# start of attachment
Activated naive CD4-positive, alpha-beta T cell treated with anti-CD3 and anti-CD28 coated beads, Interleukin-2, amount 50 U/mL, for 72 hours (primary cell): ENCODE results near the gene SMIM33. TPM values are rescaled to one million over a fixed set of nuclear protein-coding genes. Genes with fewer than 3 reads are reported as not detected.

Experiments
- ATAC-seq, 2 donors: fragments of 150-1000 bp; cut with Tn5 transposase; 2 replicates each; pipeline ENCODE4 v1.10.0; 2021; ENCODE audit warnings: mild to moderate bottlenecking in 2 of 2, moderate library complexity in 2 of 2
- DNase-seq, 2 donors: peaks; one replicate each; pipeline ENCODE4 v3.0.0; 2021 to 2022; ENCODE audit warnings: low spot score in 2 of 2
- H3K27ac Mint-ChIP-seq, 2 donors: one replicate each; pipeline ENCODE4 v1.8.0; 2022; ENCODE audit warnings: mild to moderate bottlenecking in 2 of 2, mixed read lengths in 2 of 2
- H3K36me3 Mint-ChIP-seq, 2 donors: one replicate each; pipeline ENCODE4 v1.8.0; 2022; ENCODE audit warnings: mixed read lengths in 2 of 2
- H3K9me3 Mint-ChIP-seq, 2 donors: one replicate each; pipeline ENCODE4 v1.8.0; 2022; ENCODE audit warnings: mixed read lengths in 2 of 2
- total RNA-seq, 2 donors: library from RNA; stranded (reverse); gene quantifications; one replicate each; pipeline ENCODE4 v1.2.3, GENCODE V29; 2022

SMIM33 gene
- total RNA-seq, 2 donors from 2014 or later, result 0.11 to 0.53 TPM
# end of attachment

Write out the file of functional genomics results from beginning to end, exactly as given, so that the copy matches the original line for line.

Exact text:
Activated naive CD4-positive, alpha-beta T cell treated with anti-CD3 and anti-CD28 coated beads, Interleukin-2, amount 50 U/mL, for 72 hours (primary cell): ENCODE results near the gene SMIM33. TPM values are rescaled to one million over a fixed set of nuclear protein-coding genes. Genes with fewer than 3 reads are reported as not detected.

Experiments
- ATAC-seq, 2 donors: fragments of 150-1000 bp; cut with Tn5 transposase; 2 replicates each; pipeline ENCODE4 v1.10.0; 2021; ENCODE audit warnings: mild to moderate bottlenecking in 2 of 2, moderate library complexity in 2 of 2
- DNase-seq, 2 donors: peaks; one replicate each; pipeline ENCODE4 v3.0.0; 2021 to 2022; ENCODE audit warnings: low spot score in 2 of 2
- H3K27ac Mint-ChIP-seq, 2 donors: one replicate each; pipeline ENCODE4 v1.8.0; 2022; ENCODE audit warnings: mild to moderate bottlenecking in 2 of 2, mixed read lengths in 2 of 2
- H3K36me3 Mint-ChIP-seq, 2 donors: one replicate each; pipeline ENCODE4 v1.8.0; 2022; ENCODE audit warnings: mixed read lengths in 2 of 2
- H3K9me3 Mint-ChIP-seq, 2 donors: one replicate each; pipeline ENCODE4 v1.8.0; 2022; ENCODE audit warnings: mixed read lengths in 2 of 2
- total RNA-seq, 2 donors: library from RNA; stranded (reverse); gene quantifications; one replicate each; pipeline ENCODE4 v1.2.3, GENCODE V29; 2022

SMIM33 gene
- total RNA-seq, 2 donors from 2014 or later, result 0.11 to 0.53 TPM